L.A. council panel approves four food and beverage contracts for LAX
A 2 1/2-year effort to overhaul concessions for passengers at Los Angeles International Airport made significant progress Monday when a special City Council panel approved four of five food and beverage contracts that had been contested by competing companies.
The five-member Board of Referred Powers voted 4 to 1 to award three contracts to Areas USA, based in Florida, and one contract to the THS-Marbella Food Service Partnership, which involves the Delaware North Companies, a longtime concessionaire at LAX.
Also on a 4-1 vote, the board threw out all bids for the most lucrative food and beverage contract — a decision that will force Los Angeles World Airports, the operator of LAX, to re-solicit proposals at a later date. The contract is worth an estimated $56 million annually to the airport and the contractor.
Board members said they rejected the bids based on an opinion by Los Angeles City Atty. Carmen Trutanich that SSP America Inc., which had been recommended by LAX staff, probably had a conflict of interest involving an airport consultant who had worked on bid guidelines. The company has disagreed with Trutanich.
“We are very, very glad we got the approvals we did,” said Gina Marie Lindsey, executive director of the airport agency. “I’m sorry to have recommended that we reject the one bid, but we had no choice. We had no clear legal path.”
Lindsey said she would confer with her staff and the city’s Board of Airport Commissioners to determine how to proceed with a re-bid of the remaining food and beverage contract.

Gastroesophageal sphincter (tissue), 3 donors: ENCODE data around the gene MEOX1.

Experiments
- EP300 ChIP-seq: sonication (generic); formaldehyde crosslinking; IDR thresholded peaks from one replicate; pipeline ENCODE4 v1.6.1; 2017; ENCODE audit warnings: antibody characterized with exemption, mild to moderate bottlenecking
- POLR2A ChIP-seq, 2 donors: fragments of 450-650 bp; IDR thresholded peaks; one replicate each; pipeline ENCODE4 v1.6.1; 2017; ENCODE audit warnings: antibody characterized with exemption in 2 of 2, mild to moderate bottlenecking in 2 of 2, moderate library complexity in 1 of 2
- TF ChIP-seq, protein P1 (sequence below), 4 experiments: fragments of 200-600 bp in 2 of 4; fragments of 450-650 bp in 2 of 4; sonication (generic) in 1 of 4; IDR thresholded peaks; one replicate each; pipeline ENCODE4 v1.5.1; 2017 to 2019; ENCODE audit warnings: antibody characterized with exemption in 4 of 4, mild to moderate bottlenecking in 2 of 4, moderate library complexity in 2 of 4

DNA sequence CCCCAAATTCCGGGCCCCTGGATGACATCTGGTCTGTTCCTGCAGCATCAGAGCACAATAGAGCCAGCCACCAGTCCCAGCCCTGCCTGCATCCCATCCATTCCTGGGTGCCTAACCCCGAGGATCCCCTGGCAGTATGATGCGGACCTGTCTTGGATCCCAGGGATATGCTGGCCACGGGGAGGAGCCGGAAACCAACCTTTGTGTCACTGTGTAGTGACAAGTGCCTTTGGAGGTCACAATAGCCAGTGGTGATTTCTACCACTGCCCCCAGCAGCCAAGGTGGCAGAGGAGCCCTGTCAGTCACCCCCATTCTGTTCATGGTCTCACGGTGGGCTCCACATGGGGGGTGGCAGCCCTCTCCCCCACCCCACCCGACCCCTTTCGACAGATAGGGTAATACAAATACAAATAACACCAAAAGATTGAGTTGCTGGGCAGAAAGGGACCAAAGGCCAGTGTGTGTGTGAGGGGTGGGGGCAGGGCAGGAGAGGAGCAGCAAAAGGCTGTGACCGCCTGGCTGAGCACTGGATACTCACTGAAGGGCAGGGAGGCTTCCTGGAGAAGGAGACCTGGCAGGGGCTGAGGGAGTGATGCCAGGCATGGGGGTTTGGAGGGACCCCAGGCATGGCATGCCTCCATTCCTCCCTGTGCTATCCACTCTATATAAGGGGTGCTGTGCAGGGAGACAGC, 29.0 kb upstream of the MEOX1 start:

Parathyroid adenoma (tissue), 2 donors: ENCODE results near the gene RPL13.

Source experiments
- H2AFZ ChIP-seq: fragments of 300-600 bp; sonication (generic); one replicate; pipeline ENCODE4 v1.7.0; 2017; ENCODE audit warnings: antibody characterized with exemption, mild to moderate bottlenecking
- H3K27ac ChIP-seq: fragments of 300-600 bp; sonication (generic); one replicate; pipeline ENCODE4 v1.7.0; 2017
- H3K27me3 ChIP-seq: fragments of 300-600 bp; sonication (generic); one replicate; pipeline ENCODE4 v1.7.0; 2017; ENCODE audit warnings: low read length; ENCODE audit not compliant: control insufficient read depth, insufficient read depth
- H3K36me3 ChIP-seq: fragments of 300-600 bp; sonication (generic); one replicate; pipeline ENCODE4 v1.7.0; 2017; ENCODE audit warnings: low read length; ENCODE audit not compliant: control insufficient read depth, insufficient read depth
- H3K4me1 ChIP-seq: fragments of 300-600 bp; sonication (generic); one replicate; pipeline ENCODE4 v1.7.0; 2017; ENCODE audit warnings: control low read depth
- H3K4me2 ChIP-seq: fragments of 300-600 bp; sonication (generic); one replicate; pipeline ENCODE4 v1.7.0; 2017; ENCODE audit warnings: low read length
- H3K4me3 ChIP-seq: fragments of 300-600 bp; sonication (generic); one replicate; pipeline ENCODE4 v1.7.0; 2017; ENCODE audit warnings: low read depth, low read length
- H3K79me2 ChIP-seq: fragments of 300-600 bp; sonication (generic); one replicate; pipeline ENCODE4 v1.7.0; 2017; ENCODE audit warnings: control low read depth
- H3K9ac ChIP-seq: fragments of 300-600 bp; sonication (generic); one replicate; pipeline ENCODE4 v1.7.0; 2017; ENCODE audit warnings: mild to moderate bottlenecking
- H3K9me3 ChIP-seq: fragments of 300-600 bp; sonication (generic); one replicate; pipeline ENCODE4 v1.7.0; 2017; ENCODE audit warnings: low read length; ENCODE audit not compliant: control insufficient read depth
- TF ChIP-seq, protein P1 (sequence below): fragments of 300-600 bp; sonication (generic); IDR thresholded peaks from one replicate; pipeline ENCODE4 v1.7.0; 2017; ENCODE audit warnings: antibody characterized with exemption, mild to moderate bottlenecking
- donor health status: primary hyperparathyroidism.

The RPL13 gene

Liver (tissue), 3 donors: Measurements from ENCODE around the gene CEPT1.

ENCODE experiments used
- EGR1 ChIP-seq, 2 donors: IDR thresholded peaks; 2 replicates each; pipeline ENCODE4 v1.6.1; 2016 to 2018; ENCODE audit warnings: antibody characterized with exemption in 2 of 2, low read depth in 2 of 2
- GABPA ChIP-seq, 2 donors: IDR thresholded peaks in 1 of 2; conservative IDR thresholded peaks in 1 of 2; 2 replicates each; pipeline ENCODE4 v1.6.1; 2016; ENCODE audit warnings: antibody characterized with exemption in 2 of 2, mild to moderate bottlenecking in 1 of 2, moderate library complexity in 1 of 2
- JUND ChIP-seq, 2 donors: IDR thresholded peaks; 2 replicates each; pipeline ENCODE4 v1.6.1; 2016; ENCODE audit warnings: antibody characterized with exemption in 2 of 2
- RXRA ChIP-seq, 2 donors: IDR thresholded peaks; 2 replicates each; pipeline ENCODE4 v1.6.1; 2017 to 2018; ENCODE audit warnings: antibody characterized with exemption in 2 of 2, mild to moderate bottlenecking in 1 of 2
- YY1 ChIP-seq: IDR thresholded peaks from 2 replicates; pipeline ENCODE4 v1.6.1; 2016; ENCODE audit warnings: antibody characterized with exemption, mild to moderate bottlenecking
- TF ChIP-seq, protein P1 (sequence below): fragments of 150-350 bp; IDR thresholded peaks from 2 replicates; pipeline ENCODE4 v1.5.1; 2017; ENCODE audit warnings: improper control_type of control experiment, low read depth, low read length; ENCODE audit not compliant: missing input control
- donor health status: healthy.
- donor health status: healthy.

At least for now, Monday’s vote ends the involvement of the Board of Referred Powers, which approved seven of eight concessions contracts that were brought before it months ago because of a potential conflict involving airport commission president Alan Rothenberg.
Rothenberg sits on the board of and owns stock in California Pizza Kitchen, an airport concessionaire that does business with HMS Host, which competed in the current bidding for contracts at LAX.
Host has provided concessions at LAX for more than 40 years and fought tenaciously to keep its place at the airport. The company was successful in its bid protest against SSP. However, Host was not recommended for any contract, nor did it prevail in its effort to have the entire bid process thrown out.
“The rejection of the largest package acknowledges the serious flaws in the process that we raised,” said Susan Goyette, a spokeswoman for Host. “We continue to maintain that those same flaws existed in the remaining packages as well.”
Two other retail contracts still must be voted on by the airport commission. If approved, Lindsey said she wanted to get all nine contracts to the council for final approval by the second week of October.
Councilman Tony Cardenas, who chairs the Board of Referred Powers, cast the only vote against the four contracts that were approved. He said he had issues with the scoring of bids by LAX staff and was disturbed that some airport evaluators destroyed their notes.
“I wasn’t about to go along to get along. That’s what got people in trouble in Bell,” said Cardenas, who contended that his colleagues had provided only the minimum amount of scrutiny required by law.
Times staff writer David Zahniser contributed to this report.